Museum of the Moon at Liverpool Cathedral. Photo by
Museum of the Moon in Greenwich, UK. Photo by
Museum of the Moon at OORtreders Festival, Neerpelt, Belgium. Photo by Luke Jerram.
If it weren’t for running a site like Yellowtrace, which enables me to chronicle my many passions, I probably would’ve never realised how obsessed I was with the
But it’s not just me, really. There’s a powerful relationship between humans and the illuminated planet. Lunar mythology is the stuff legends are made of. The moon’s round shape is a symbol of gentleness and brightness, expressing our yearnings for beauty.
Honestly, sometimes just looking at moon can seriously make me feel emotional and misty-eyed. Its sheer beauty is almost romantic, don’t you think? I know, I’m such a softie, so naturally, when I came upon
Luke Jerram is a multidisciplinary
The installation is a fusion of lunar imagery, moonlight and surround-sound composition. The moon is a replica of exact lunar imaging from
We had a quick chat to Luke about this project – read on to find out more about this fascinating project.
Museum of the Moon is coming to Melbourne on 1st December 2018 at
Museum of the Moon in Rotterdam. Photo by Luke Jerram.
Museum of the Moon in a city. Photo by Luke Jerram.
Museum of the Moon in Riga, Latvia. Photo by Robert Sils.
+ How did the idea for Museum of the Moon come about?
Bristol has the highest tidal range in Europe. There’s a 13m gap between high tide and low tide. Cycling to work each day over the river to work reminded me that it’s the gravitational pull of the Moon that’s making this happen. I had the idea to create the Museum of the Moon some 15 years ago, but it was only until very recently that the data for creating the Moon imagery was made available by NASA.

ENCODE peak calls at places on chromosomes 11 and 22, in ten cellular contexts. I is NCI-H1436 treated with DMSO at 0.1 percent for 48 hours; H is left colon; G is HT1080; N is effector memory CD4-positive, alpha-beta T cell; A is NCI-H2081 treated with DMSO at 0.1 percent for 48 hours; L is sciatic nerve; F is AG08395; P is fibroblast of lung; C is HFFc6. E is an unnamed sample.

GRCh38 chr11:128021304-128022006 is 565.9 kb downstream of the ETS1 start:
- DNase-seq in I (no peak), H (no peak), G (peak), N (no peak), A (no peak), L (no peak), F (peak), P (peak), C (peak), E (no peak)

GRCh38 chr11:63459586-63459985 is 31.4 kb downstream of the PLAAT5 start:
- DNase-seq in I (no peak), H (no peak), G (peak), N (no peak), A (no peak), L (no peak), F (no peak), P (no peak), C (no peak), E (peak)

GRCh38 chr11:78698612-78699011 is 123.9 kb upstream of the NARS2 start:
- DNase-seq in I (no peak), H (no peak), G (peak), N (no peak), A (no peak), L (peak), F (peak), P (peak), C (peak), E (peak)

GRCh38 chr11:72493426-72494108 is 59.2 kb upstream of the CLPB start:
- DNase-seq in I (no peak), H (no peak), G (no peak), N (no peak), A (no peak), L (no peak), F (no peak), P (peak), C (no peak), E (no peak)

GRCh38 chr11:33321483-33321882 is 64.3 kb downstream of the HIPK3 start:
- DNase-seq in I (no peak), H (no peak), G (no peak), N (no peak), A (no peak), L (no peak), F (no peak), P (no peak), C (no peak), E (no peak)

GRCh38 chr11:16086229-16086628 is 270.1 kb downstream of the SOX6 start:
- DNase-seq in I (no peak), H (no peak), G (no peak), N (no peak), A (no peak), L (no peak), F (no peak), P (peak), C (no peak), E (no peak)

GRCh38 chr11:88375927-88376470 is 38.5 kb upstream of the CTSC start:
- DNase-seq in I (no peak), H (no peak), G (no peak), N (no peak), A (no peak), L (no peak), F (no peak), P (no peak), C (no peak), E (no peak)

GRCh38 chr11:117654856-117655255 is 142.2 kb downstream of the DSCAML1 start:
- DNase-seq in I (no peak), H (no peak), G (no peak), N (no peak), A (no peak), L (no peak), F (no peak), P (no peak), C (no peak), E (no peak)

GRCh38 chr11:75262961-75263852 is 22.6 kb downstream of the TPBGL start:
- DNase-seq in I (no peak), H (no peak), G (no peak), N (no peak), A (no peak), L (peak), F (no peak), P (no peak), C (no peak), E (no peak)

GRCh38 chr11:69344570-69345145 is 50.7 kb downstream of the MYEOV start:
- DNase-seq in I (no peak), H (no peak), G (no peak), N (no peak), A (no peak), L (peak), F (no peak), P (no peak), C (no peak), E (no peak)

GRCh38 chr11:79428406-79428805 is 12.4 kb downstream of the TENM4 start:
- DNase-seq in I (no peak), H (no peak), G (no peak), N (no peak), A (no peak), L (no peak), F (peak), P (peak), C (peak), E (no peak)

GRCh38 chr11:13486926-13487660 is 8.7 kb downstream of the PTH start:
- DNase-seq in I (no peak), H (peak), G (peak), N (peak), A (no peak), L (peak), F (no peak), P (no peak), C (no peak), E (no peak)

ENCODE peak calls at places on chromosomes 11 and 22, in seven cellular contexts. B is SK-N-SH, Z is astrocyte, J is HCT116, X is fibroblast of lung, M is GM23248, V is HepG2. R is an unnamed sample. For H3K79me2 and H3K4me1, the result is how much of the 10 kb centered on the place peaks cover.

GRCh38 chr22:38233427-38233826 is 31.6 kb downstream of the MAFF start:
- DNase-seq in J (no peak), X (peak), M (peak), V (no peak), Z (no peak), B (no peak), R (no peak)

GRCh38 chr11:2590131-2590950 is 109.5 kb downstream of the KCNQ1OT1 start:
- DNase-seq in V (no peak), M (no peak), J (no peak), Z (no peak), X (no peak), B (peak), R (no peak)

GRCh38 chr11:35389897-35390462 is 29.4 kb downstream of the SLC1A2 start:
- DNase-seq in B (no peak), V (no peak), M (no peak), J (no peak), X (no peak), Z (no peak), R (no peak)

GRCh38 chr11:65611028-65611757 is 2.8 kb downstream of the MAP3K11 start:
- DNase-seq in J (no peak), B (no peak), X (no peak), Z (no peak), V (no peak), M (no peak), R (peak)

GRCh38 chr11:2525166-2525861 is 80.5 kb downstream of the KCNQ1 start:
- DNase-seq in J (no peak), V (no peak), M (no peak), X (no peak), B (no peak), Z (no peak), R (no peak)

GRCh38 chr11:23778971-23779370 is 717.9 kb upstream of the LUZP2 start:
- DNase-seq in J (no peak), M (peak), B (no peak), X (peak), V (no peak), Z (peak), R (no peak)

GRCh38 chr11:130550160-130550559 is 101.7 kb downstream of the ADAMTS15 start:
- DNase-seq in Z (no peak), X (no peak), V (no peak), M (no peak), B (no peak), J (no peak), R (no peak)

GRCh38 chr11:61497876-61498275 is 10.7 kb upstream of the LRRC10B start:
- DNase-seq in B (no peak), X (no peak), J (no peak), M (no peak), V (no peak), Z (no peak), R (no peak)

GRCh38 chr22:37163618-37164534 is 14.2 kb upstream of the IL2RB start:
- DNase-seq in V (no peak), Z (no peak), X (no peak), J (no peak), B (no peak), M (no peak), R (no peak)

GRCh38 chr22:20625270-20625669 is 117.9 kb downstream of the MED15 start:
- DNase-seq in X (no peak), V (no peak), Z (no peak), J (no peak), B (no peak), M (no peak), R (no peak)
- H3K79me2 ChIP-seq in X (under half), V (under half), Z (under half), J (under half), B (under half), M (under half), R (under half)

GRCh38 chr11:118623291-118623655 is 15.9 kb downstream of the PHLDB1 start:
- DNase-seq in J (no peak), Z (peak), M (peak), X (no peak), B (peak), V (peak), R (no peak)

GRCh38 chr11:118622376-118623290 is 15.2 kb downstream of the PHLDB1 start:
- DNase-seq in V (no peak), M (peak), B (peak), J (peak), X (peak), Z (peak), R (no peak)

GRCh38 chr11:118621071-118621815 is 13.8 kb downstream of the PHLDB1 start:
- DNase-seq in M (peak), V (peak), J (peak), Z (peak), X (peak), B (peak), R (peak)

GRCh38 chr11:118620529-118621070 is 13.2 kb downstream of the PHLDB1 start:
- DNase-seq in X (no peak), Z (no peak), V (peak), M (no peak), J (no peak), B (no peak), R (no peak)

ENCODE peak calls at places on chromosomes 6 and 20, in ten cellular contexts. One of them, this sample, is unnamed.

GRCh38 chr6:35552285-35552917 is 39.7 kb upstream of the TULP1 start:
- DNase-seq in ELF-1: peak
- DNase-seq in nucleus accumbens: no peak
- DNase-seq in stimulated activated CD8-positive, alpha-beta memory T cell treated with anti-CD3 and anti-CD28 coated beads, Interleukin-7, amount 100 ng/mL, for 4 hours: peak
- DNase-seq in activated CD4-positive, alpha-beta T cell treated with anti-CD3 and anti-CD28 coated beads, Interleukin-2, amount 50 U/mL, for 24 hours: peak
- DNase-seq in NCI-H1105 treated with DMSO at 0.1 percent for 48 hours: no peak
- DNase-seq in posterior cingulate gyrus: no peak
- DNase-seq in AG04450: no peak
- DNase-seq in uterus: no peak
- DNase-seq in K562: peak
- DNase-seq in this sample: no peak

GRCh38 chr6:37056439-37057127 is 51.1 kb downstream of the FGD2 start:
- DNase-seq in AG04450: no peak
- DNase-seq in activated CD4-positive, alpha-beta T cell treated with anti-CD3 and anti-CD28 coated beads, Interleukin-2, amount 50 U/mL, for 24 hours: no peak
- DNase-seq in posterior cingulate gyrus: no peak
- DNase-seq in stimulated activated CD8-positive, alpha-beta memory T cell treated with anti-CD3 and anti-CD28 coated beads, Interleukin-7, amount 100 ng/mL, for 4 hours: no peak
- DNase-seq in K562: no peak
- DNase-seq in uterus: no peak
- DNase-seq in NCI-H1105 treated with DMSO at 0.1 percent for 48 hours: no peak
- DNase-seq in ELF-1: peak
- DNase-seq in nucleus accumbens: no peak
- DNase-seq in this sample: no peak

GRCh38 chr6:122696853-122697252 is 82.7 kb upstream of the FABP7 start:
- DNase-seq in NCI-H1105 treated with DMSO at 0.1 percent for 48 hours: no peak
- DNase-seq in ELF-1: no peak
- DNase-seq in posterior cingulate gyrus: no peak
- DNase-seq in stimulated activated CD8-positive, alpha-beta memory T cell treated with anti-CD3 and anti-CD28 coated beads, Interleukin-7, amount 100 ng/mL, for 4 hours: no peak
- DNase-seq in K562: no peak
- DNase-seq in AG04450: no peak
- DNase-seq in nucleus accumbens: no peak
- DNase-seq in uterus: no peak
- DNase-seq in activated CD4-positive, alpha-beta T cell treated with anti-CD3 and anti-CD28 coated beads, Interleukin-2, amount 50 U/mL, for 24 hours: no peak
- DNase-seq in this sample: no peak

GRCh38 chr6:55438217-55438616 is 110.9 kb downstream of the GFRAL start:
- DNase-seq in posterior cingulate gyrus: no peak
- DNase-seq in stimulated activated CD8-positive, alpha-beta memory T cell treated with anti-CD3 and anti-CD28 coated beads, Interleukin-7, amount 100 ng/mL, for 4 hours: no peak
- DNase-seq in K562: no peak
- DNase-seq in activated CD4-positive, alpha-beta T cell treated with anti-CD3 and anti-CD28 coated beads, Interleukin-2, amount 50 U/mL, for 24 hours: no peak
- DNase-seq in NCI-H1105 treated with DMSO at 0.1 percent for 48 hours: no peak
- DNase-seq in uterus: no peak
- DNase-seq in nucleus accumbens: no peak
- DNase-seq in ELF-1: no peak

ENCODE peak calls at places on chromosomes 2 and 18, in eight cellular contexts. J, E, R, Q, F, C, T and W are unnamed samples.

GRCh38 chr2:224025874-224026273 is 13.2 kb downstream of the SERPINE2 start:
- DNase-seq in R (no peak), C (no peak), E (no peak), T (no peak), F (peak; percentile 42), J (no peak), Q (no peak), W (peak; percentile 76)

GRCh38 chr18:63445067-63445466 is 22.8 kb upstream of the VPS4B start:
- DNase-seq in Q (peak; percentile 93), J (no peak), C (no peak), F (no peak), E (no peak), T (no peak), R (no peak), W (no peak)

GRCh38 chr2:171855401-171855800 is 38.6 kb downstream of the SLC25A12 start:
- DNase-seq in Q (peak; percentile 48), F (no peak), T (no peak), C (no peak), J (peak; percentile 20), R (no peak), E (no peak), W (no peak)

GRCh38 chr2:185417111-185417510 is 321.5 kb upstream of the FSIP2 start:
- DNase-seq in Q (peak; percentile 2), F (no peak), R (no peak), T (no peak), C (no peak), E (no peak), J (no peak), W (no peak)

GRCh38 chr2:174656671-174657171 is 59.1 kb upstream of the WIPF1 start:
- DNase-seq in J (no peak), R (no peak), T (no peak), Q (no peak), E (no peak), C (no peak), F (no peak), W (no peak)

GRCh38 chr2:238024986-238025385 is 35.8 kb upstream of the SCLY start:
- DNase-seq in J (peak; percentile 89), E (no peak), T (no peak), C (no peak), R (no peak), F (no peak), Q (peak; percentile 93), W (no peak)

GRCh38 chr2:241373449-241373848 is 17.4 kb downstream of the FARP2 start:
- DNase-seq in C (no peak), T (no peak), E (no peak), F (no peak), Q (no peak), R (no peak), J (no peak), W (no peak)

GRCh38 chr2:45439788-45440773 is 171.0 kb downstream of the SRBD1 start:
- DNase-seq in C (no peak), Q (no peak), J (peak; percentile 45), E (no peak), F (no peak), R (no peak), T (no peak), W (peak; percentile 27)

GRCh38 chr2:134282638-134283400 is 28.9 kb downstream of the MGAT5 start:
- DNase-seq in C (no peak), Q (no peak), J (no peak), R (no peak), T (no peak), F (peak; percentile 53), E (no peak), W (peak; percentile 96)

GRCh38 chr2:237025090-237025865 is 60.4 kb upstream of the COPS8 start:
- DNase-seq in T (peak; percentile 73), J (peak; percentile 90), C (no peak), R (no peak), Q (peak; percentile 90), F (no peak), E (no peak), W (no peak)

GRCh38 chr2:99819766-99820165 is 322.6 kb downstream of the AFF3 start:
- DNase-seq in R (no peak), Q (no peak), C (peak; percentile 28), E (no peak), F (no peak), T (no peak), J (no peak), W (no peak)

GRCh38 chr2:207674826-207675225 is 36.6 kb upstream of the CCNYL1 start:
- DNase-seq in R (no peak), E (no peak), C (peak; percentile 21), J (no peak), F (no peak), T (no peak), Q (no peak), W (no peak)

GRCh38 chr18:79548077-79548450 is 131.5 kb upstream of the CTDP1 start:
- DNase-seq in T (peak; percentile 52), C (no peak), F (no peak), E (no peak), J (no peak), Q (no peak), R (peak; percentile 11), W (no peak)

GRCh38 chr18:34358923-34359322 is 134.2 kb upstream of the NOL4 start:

As a child, I always wanted a telescope so I could study the Moon and the night’s sky. Now with my own Moon, I can fly there, study every detail and share this experience with the public. We can explore the far side of the Moon which is never visible from Earth.
+ The moon has always been an inspiration for artists. What was so inspiring for you about the moon?
From the beginning of human history, the moon has acted as a ‘cultural mirror’ to our beliefs, understanding and ways of seeing. Over the centuries, the moon has been interpreted as a god and as a planet. It has been used as a timekeeper, calendar and to aid night time navigation. Throughout history, the moon has inspired artists, poets, scientists, writers and musicians the world over. The ethereal blue light cast by a full moon, the delicate crescent following the setting sun, or the mysterious dark side of the moon has evoked passion and exploration. Different cultures around the world have their own historical, cultural, scientific and religious relationships to the moon.
Museum of the Moon allows us to observe and contemplate cultural similarities and differences around the world, and consider the latest moon science. Depending on where the artwork is presented, its meaning and interpretation will shift. Through local research at each location of the artwork, new stories and meanings will be collected and compared from one presentation to the next.
Photo by Luke Jerram.
Museum of the Moon at Light Night Leeds Festival in the UK. Photo by Carl Milner.
+ During its tour, the Moon has always been shown in public spaces. Why is it important to you to show your artworks in public spaces?
Depending on where the artwork is presented, the meaning and interpretation of the Museum of the Moon, will shift. The interpretation of the Moon will be completely different if it is presented in a cathedral, warehouse, science museum or arts centre. Whether the artwork is exhibited in China, USA, India or Europe the cultural context and audience, also affects the public’s interpretation. Every culture has its own relationship to the Moon which varies from one country to another.
+ What do you expect to provoke among the public with Museum of the Moon?
It’s been wonderful to witness the publics’ response to the artwork. Many people spend hours with the Moon exploring its every detail. Some visitors lie down and moon-bathe.
In Marseille, I arranged an arc of deckchair beneath the Moon. Within minutes, many of the chairs had been groups into pairs and were occupied by couples holding hands! In Bristol, we had an unexpected group of visitors who arrived in slow motion to the exhibition, dressed as spacemen!
[Images courtesy of